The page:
Photograph by Tanvi Kant
Monday 29 March 2021
Live Online Zoom
Materials included in your pack:
- Sewing needle
- Hand selected sari fabric from the artist's studio
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See our Concessions terms below.
Who is this class suitable for?
Suitable for ages 16+
Max. 10 people
What will be covered in the class?
We are delighted to welcome textile artist Tanvi Kant in this vibrant textiles workshop to create a budding twig brooch with remnants of sari fabrics. You will learn how to stitch, bind and combine textile embellishments. This workshop is in celebration of the oncoming Spring season and for the colour and vibrancy of life it brings. It is also a special day as Sunday/Monday 28/29 March will be the South Asian Holi and Dhuleti festival on which stories will be presented at the beginning of the workshop.
“Holi: an agricultural festival of fertility and harvest is celebrated by communities across different regions. It is celebrated every year on the day after the full moon in the Hindu month of Phalguna (around March). It also commemorates events in mythology, lighting a fire to symbolise letting go of that which no longer serve us and dismisses social norms into mischievous behaviours merrymaking, bringing all sections of society together in playful antics such as throwing coloured powders and water at each other.”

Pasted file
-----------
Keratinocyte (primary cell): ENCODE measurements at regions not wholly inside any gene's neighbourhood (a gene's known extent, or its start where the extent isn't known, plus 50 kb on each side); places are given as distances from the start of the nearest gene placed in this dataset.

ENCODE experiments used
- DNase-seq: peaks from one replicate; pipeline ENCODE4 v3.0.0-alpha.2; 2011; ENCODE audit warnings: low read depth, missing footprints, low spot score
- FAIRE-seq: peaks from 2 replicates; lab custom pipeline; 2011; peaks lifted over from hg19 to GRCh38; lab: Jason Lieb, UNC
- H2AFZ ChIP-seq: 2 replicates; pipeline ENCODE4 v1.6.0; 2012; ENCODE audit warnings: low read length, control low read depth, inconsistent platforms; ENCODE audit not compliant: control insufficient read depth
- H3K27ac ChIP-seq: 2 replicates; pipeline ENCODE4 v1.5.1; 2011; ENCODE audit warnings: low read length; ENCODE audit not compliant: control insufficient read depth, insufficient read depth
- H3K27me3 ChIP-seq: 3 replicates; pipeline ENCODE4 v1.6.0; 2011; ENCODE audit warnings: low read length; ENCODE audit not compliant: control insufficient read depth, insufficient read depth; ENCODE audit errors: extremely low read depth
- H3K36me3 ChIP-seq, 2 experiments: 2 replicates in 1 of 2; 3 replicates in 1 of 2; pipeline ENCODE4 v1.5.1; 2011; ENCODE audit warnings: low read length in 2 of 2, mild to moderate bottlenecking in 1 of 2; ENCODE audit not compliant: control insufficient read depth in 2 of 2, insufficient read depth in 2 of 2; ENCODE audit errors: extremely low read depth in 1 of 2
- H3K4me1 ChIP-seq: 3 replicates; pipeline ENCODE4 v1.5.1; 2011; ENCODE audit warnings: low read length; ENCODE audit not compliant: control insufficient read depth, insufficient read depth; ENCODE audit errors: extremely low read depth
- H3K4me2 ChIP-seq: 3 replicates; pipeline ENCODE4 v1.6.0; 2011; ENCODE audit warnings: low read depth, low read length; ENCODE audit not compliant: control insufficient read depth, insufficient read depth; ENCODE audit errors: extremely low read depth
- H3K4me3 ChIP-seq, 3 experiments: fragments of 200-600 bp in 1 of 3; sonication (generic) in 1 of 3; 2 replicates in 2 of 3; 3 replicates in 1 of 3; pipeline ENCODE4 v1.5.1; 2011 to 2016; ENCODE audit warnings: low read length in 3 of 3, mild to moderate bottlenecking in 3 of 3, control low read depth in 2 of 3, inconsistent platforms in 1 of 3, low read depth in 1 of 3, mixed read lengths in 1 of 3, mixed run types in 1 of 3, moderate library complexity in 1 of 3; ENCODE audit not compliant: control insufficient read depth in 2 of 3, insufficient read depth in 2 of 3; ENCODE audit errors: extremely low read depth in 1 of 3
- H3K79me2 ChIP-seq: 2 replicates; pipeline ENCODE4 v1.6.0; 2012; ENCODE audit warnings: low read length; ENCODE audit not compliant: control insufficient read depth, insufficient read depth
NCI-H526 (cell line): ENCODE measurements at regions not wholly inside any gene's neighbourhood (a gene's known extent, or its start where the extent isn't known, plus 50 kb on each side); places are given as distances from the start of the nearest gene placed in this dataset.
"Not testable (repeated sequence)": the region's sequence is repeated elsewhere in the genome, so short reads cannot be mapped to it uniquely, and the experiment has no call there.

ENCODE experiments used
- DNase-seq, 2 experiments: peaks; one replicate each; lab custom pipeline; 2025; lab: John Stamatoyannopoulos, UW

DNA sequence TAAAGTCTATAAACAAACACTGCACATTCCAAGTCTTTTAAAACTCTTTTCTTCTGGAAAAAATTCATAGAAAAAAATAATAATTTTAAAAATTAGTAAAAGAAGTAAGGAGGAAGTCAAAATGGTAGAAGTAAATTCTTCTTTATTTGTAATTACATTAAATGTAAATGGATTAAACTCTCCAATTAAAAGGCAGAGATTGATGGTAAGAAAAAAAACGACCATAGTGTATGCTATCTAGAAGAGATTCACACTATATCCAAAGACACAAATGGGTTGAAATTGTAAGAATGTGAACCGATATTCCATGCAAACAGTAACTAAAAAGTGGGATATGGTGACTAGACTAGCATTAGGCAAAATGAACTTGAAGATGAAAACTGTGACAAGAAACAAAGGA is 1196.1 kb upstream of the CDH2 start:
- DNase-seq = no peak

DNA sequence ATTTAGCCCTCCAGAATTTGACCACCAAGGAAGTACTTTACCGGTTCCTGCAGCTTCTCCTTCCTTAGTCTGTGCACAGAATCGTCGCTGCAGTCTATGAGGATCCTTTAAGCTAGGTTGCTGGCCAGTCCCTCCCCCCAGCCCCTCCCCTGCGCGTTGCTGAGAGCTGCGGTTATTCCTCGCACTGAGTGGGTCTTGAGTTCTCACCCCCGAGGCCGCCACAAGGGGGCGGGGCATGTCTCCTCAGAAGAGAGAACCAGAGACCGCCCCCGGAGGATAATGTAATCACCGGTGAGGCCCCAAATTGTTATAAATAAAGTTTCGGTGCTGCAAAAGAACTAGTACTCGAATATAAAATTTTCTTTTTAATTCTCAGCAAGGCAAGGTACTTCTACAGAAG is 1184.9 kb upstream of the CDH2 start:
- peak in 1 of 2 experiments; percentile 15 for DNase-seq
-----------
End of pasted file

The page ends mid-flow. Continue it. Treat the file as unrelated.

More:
You will need to find at home:
Fabric scraps (not essential)
To prepare in advance
Participants are requested to explore the ground during a walk outdoors to collect twigs that catch their eye. It would be best to collect them during dry weather and if damp, to air dry them thoroughly before the workshop as they may stain the fabrics.
We will create fabric beads to represent buds and tufts of fabrics to create blossom-like elements along the branching form. You will learn how to transform scraps of fabrics into delicate elements of colour and material by hand-stitching, wrapping, whipping and binding.
Tanvi’s textile jewellery practice began by unpicking the woven threads of her mother’s silk sari. Looking for ways to prolong fabrics and clothing no longer worn she developed sculptural cords through wrapping, coiling, knotting and stitching. These award-winning pieces, sub-consciously infused with her Gujarati ancestral heritage reflect personal expressions of her own sense of fluid cultural identities and values. She draws inspiration from the textures, colours, and cycles of the natural world. Her work evolved into hand cut, paste and stitched collage expanding her love of transforming colour-inspired found materials into sensual and tactile organic forms beyond the body.